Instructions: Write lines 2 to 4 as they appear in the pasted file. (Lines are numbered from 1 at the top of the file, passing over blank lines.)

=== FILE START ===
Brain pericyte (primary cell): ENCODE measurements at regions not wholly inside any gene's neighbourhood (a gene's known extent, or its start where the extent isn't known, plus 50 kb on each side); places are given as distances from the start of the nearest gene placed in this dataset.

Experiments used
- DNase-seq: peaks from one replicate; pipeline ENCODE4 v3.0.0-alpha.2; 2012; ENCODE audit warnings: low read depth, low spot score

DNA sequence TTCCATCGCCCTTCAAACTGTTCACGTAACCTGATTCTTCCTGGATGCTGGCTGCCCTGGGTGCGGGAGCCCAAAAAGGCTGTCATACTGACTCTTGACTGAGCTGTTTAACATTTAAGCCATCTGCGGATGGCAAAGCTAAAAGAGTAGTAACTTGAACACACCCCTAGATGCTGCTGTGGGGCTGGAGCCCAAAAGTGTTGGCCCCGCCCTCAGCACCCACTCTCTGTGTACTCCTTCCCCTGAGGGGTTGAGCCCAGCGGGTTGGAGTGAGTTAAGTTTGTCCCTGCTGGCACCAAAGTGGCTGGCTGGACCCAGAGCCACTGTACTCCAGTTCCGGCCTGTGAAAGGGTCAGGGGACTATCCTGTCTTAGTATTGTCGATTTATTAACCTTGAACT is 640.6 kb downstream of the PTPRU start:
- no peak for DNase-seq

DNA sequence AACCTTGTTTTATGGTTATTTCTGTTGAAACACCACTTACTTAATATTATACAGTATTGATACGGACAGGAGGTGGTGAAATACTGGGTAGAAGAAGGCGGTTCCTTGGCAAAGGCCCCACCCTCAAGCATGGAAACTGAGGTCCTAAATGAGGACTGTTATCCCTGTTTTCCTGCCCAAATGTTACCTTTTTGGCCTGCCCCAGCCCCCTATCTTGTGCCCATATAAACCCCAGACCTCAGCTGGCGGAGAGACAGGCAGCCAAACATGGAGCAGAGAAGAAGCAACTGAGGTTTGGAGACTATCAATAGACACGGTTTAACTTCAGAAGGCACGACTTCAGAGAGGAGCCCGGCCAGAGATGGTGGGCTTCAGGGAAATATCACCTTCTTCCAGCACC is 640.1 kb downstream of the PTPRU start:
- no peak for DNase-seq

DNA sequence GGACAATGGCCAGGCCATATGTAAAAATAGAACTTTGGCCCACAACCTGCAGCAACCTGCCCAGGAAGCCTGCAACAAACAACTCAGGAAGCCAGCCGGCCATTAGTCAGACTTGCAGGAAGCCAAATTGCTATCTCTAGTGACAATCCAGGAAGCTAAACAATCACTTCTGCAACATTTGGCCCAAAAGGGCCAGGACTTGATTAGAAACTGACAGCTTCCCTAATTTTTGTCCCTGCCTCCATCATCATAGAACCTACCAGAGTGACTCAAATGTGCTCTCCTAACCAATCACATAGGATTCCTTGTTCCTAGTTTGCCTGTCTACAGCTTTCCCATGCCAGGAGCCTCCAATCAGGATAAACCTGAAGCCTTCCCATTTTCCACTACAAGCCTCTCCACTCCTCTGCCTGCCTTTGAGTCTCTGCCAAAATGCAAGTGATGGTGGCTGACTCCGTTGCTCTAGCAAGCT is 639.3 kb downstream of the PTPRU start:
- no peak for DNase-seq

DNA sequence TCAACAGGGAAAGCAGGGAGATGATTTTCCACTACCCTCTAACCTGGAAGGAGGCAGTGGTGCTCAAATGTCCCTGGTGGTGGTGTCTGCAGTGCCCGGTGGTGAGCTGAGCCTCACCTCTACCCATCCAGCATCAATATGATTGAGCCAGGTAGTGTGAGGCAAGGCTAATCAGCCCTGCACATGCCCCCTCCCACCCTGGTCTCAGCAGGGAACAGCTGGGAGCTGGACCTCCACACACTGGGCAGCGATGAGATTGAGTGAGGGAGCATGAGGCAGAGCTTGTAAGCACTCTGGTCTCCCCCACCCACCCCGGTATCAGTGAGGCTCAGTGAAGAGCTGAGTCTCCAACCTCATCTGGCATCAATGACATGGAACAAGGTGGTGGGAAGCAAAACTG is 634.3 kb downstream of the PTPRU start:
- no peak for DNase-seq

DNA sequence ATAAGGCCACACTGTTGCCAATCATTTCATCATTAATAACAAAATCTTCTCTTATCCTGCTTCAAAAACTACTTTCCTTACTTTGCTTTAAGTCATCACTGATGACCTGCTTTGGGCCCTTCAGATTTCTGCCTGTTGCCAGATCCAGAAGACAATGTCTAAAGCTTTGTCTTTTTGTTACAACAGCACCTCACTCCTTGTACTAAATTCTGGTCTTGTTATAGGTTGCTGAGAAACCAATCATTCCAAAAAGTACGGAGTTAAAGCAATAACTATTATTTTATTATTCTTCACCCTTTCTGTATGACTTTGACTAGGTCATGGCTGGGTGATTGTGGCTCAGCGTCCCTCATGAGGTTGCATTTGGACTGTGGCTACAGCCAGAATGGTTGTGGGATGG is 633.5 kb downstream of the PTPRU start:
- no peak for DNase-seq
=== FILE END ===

Experiments used
- DNase-seq: peaks from one replicate; pipeline ENCODE4 v3.0.0-alpha.2; 2012; ENCODE audit warnings: low read depth, low spot score

DNA sequence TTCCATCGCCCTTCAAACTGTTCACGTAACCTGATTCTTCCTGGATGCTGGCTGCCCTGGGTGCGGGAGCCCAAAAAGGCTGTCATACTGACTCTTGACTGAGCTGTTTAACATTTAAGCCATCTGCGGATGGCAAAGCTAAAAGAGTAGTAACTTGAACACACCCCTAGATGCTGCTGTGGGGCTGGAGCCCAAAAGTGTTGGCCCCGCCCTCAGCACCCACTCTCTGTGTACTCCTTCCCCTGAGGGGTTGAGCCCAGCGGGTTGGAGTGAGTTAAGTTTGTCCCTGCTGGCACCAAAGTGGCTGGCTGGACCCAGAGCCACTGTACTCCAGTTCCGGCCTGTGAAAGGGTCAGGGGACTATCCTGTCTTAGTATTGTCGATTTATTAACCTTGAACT is 640.6 kb downstream of the PTPRU start: